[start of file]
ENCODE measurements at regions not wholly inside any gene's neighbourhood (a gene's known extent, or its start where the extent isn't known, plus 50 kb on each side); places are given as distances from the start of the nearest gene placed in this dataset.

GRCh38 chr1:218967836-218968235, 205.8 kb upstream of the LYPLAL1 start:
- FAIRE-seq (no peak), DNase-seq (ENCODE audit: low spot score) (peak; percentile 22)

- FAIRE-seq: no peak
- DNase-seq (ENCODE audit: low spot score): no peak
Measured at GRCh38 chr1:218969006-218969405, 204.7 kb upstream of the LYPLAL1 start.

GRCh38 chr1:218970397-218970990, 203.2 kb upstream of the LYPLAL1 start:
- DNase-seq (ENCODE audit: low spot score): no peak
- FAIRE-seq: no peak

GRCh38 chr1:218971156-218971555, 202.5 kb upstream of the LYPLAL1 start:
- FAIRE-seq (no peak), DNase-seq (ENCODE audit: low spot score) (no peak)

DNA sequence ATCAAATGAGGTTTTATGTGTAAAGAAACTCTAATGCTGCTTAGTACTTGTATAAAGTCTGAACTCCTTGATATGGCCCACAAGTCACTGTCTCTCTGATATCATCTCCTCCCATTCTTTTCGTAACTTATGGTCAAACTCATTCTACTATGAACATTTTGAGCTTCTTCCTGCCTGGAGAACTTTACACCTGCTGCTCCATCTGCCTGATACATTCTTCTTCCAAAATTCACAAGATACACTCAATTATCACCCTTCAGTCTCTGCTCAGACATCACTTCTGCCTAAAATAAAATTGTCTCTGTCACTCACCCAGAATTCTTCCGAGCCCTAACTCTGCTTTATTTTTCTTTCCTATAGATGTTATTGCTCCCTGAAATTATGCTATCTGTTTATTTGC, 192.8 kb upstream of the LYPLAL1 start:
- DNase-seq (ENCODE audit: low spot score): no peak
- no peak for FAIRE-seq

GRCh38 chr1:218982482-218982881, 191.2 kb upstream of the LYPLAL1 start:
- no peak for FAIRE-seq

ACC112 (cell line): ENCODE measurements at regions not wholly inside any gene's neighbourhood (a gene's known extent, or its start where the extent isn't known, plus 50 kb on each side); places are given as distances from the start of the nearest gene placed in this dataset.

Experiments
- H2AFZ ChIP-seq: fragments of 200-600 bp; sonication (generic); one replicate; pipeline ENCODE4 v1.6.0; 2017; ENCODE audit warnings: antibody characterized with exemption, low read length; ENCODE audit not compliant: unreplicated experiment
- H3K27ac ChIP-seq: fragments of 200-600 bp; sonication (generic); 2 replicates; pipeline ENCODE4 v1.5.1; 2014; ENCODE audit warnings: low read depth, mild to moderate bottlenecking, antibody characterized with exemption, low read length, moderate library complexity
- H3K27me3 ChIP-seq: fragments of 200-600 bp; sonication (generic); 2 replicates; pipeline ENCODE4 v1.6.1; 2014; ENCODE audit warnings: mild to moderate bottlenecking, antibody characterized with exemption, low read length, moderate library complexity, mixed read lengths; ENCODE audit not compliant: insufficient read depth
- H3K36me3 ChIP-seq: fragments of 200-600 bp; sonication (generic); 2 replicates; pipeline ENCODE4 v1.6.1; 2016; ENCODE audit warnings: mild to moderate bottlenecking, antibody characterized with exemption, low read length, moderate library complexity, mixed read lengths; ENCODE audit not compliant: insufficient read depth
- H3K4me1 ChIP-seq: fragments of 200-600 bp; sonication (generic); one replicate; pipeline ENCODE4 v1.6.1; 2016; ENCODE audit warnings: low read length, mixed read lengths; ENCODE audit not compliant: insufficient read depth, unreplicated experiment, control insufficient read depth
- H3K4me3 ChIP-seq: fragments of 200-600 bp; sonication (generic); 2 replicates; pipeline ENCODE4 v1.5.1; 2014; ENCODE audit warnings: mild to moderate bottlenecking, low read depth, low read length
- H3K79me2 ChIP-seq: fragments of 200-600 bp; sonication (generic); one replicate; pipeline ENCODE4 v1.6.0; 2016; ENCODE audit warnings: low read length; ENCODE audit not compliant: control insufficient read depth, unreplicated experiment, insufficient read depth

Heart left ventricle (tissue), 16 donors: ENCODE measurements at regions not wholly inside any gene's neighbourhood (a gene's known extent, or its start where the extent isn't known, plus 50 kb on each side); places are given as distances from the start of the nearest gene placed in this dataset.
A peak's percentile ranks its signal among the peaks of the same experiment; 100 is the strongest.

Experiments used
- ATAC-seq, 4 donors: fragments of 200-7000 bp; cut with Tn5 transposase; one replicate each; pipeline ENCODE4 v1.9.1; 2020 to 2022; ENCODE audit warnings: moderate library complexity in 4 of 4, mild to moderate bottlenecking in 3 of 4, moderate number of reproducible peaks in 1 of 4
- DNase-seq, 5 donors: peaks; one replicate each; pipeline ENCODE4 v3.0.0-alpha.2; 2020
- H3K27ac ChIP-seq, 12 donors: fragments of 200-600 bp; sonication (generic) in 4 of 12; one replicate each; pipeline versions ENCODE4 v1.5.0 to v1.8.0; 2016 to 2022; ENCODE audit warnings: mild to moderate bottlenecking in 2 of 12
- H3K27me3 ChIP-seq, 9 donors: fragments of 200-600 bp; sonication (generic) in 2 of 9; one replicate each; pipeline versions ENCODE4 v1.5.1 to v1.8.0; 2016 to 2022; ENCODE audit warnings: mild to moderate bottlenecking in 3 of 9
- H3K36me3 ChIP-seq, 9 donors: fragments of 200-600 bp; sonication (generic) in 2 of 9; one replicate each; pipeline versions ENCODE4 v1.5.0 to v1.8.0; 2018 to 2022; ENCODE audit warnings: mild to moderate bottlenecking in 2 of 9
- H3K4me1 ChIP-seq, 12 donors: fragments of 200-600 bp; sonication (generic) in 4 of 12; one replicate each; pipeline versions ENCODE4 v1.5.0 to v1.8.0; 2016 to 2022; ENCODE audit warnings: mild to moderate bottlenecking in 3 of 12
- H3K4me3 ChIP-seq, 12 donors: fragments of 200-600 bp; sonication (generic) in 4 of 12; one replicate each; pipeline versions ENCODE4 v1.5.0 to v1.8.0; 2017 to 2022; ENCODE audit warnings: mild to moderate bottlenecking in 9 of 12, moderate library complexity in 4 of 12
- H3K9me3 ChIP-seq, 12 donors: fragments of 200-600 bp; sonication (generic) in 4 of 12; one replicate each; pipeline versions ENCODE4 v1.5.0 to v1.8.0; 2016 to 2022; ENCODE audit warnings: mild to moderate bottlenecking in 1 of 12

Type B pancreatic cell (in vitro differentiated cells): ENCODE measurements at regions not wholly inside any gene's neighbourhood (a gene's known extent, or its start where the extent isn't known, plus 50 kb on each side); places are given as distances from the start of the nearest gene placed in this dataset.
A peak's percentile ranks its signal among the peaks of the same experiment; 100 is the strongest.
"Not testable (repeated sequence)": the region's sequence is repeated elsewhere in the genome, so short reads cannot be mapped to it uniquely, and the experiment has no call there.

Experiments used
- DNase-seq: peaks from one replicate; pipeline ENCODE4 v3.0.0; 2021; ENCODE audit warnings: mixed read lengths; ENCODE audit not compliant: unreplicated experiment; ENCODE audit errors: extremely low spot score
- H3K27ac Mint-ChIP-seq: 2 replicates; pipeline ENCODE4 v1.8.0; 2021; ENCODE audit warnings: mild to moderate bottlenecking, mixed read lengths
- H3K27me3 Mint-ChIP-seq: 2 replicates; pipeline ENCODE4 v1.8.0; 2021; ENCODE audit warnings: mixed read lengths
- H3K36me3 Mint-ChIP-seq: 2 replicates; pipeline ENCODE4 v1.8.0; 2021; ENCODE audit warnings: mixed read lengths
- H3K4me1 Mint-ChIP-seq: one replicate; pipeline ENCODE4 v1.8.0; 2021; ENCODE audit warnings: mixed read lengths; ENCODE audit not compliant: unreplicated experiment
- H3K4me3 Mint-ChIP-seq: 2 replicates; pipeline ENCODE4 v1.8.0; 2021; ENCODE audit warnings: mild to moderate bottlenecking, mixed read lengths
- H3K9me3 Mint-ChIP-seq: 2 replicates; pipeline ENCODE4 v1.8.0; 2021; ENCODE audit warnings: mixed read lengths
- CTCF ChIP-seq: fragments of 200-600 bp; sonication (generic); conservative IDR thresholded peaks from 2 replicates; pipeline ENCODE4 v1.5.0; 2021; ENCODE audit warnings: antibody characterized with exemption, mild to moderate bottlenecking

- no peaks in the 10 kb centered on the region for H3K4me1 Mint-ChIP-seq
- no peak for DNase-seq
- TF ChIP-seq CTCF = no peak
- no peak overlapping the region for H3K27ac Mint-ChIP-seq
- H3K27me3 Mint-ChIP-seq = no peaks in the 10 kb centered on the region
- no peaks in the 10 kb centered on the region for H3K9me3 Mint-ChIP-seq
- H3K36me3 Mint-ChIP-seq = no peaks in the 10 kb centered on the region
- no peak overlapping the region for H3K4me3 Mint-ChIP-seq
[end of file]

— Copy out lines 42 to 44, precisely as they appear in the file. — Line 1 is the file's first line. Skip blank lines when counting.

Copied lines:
- H3K27ac Mint-ChIP-seq: 2 replicates; pipeline ENCODE4 v1.8.0; 2021; ENCODE audit warnings: mild to moderate bottlenecking, mixed read lengths
- H3K27me3 Mint-ChIP-seq: 2 replicates; pipeline ENCODE4 v1.8.0; 2021; ENCODE audit warnings: mixed read lengths
- H3K36me3 Mint-ChIP-seq: 2 replicates; pipeline ENCODE4 v1.8.0; 2021; ENCODE audit warnings: mixed read lengths